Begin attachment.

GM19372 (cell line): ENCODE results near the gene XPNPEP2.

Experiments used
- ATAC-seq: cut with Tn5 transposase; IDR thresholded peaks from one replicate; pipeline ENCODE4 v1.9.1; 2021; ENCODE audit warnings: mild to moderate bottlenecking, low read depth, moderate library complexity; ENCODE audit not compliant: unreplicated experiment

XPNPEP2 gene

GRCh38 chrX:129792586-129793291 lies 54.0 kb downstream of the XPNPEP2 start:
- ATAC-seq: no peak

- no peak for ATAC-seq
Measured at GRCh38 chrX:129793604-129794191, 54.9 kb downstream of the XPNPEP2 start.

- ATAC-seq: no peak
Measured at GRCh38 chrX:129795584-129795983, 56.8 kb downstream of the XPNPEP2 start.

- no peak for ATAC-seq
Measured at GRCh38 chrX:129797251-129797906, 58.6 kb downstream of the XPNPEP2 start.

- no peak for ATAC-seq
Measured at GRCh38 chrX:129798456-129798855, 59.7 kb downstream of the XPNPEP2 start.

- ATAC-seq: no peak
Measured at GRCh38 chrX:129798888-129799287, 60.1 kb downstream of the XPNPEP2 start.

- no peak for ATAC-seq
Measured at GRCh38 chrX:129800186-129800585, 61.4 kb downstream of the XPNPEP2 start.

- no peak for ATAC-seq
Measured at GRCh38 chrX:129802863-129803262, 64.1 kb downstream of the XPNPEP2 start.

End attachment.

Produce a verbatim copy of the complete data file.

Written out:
GM19372 (cell line): ENCODE results near the gene XPNPEP2.

Experiments used
- ATAC-seq: cut with Tn5 transposase; IDR thresholded peaks from one replicate; pipeline ENCODE4 v1.9.1; 2021; ENCODE audit warnings: mild to moderate bottlenecking, low read depth, moderate library complexity; ENCODE audit not compliant: unreplicated experiment

XPNPEP2 gene

GRCh38 chrX:129792586-129793291 lies 54.0 kb downstream of the XPNPEP2 start:
- ATAC-seq: no peak

- no peak for ATAC-seq
Measured at GRCh38 chrX:129793604-129794191, 54.9 kb downstream of the XPNPEP2 start.

- ATAC-seq: no peak
Measured at GRCh38 chrX:129795584-129795983, 56.8 kb downstream of the XPNPEP2 start.

- no peak for ATAC-seq
Measured at GRCh38 chrX:129797251-129797906, 58.6 kb downstream of the XPNPEP2 start.

- no peak for ATAC-seq
Measured at GRCh38 chrX:129798456-129798855, 59.7 kb downstream of the XPNPEP2 start.

- ATAC-seq: no peak
Measured at GRCh38 chrX:129798888-129799287, 60.1 kb downstream of the XPNPEP2 start.

- no peak for ATAC-seq
Measured at GRCh38 chrX:129800186-129800585, 61.4 kb downstream of the XPNPEP2 start.

- no peak for ATAC-seq
Measured at GRCh38 chrX:129802863-129803262, 64.1 kb downstream of the XPNPEP2 start.